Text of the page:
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6 signs 2011 could be healthier than 2010

The bees are disappearing, more kids (and even babies) are obese, and the flu is picking up steam in the United States—but not all signs point to a world of declining health. In fact, the following recent headlines give me hope that 2011 could actually be a healthier year for people and the planet.

McDonald’s does oatmeal: The fast food giant responsible for serving billions of fat- and sodium-laden hamburgers across the globe, rang in 2011 by rolling out its new Fruit & Maple Oatmeal nationwide. The new menu option is part of the company’s move to meet growing consumer demand for higher-quality, healthier food. Said Cindy Goody, PhD, RD, McDonald’s senior director of nutrition: "McDonald's wants to help make it easier and more inviting for our guests to eat more whole grains and fruits, and Fruit & Maple Oatmeal is an effective way to help our customers integrate these important food groups into their daily diets.” OK, so McDonald's is still selling all of of those hamburgers and french fries, but this is a step in the right direction and a sign of shifting consumer preference.

Tribe focuses on heritage to open natural grocery: In a sign that healthier living is spreading to every corner of the United States, the Shakopee Mdewakanton Sioux (Dakota) Community, a federally recognized Native American tribe in Shakopee, Minnesota, opened its first natural and organic products market on January 3. Called Mazopiya, the store will give the tribe easier access to natural, organic and locally produced food; free-range, grass-fed meats; dietary supplements; and natural and organic personal care, household cleaning and pet products.

“A natural foods store is perfectly in line with our philosophy of protecting and preserving the environment for future generations,” Tribal Chairman Stanley R. Crooks told the Shakopee Valley News. “As Dakota people it is important to us to continue to take care of the earth to leave a legacy of a healthy planet for future generations.”

Italians say ciao to plastic bags:If you’re planning a trip to Italy, don’t forget your reusable shopping bags. That’s because the country’s ban on single-use plastic bags went into effect on January 1. The ban will help to keep the 20 billion plastic bags Italians use each year out of the landfill—and will hopefully motivate other countries to follow in Italy’s footsteps. It is too bad, however, that industry lobbying stalled full implementation of the ban, which began in 2006 and could unfortunately lack effective enforcement. Still, the movement against plastic bags finally appears to be picking up global steam—and that is good news for everyone.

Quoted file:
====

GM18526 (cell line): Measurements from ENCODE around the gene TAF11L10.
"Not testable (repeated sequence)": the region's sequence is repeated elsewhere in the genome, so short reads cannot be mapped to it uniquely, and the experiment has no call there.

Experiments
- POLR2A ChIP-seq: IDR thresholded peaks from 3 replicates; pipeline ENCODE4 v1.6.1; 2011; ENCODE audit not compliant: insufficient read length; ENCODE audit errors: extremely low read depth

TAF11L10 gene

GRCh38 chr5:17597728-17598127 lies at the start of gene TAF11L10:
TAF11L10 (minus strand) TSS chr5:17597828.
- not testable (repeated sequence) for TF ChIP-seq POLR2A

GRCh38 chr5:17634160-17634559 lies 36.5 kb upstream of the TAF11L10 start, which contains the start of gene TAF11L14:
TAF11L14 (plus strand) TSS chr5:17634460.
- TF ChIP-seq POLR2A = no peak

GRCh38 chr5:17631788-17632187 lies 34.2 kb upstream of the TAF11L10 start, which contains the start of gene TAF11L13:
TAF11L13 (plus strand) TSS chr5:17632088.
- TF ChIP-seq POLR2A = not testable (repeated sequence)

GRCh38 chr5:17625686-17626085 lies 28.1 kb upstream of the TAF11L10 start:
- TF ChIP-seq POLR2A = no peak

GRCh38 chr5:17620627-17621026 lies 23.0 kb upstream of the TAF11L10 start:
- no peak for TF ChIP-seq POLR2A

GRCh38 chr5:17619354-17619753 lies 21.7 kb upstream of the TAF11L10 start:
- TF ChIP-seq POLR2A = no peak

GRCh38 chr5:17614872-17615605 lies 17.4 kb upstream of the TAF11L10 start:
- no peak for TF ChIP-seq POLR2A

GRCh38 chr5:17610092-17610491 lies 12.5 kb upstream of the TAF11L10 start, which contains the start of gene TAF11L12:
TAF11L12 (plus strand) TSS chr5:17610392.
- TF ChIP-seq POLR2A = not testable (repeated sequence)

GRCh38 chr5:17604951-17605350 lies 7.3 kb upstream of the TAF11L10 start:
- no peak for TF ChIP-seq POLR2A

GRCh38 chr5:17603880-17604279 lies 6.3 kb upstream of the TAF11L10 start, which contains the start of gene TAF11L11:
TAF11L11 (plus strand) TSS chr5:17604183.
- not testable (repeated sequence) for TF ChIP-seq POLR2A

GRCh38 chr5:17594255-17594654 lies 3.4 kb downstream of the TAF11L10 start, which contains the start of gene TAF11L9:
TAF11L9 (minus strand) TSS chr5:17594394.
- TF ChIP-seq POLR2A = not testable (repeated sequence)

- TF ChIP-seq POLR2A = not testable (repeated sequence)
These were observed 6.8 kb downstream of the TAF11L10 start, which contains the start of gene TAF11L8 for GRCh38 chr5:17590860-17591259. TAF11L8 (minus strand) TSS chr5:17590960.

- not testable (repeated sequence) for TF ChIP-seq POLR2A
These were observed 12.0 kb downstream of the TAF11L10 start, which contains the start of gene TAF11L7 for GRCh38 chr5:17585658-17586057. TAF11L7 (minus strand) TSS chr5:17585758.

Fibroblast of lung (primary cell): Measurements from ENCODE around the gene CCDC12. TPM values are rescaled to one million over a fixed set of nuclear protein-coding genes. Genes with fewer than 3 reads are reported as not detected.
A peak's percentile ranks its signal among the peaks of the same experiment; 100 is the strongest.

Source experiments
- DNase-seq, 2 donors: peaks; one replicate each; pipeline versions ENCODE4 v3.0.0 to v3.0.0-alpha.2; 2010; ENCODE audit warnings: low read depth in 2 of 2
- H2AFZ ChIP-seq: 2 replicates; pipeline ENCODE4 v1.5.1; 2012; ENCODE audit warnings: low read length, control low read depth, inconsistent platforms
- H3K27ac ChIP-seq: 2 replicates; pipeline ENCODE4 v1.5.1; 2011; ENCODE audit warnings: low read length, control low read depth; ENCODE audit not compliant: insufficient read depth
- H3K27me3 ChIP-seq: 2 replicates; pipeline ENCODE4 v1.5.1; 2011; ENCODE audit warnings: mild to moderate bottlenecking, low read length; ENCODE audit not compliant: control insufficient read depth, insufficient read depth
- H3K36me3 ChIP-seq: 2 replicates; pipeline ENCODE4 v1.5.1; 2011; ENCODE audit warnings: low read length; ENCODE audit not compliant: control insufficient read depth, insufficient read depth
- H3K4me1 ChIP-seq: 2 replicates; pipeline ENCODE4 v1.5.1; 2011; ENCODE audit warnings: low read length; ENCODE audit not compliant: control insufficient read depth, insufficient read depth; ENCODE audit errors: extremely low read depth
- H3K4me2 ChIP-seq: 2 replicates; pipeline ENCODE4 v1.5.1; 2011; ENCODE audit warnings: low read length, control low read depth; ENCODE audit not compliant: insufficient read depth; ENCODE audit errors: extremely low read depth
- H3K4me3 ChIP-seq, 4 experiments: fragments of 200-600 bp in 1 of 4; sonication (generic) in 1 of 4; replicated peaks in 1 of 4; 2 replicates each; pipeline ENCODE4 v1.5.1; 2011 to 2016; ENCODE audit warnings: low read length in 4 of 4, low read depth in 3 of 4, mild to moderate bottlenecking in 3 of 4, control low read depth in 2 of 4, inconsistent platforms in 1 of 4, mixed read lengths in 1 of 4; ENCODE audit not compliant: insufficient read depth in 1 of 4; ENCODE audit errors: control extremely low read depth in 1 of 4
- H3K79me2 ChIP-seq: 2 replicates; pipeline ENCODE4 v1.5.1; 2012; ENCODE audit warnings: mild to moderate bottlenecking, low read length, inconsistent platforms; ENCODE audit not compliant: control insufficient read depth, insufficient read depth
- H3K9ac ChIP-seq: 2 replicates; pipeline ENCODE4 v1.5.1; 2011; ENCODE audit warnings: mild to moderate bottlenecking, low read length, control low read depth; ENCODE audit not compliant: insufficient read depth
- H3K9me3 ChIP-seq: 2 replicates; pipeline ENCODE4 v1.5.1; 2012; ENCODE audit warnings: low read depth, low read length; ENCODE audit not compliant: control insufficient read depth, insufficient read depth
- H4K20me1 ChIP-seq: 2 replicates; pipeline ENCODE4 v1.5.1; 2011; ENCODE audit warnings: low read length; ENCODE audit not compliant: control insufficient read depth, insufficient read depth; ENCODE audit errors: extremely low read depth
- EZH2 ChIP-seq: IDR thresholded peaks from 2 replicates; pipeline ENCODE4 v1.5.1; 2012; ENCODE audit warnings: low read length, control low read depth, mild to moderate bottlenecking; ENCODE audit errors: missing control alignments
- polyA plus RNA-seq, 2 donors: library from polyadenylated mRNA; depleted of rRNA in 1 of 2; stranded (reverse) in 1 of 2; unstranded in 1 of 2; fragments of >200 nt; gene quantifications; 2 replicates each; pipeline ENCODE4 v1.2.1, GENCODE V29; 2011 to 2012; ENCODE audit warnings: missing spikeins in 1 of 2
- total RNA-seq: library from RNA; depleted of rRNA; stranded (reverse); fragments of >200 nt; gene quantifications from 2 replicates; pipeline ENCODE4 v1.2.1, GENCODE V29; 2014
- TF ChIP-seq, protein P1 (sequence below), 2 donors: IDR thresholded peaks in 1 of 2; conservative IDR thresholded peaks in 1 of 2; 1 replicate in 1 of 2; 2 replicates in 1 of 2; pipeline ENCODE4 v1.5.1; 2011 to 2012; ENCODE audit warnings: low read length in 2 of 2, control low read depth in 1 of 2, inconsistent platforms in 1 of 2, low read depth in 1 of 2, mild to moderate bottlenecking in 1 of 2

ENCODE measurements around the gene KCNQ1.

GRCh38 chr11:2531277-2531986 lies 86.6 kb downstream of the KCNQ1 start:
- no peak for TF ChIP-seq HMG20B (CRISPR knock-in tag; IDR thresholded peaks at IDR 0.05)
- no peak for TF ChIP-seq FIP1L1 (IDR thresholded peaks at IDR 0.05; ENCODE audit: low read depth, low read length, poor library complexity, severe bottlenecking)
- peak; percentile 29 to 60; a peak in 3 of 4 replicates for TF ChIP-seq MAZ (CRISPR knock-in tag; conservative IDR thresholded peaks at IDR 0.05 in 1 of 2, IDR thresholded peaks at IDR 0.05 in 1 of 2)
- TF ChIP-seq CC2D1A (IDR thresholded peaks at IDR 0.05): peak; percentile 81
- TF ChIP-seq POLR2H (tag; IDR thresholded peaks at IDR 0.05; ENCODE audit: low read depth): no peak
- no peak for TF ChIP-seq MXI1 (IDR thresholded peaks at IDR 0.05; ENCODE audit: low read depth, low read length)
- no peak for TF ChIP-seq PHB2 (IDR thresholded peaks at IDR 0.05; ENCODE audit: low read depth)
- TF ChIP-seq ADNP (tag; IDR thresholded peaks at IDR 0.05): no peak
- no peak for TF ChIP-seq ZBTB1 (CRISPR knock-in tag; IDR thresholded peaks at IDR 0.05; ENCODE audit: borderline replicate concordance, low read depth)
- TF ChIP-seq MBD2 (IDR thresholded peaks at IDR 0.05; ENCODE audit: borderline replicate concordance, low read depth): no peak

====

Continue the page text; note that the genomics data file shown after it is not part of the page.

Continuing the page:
You, not your genes, control your health: Research showing that our genes are not responsible for obesity, diabetes and other chronic health problems is growing. Nutrigenomic research, on the other hand, is demonstrating that we can eat our way to truly better health. Taken together, this means that we can take control of our health by eating well, exercising, and reducing our stress and exposure to environmental toxins. If you have children (as I do), you can influence their health destiny as much through the example you set and the environment you provide as through the passing on of your genes.

Farmers markets brave the winter to support local: According to the U.S. Department of Agriculture, nearly 900 farmers markets now run through the winter months—a 17 percent increase from two years ago. This means that in many U.S. communities people have year round access to fresh, locally grown and organic fruits, vegetables and other foods. The Huffington Post reports that the increase in winter farmers markets is being fueled by the growing number of consumers who want to eat local year round and the ability of producers to prolong the growing season with greenhouses and other methods.

Organic lands $50 million and Jillian Michaels: The USDA’s Organic Initiative, which makes up to $50 million available to small- and medium-sized farmers, is moving into its third year. A provision of the 2008 Farm Bill, the Organic Initiative is designed to support certified organic producers and farms transitioning to organic production, which will help meet growing consumer demand for organic fare. But it’s not just the government that is increasing its support of organic. A growing number of celebrities, including The Biggest Loser’s Jillian Michaels, are using their influence in support of organic agriculture. “I want to be a part of getting organic farms subsidized,” Michaels recently told People magazine.

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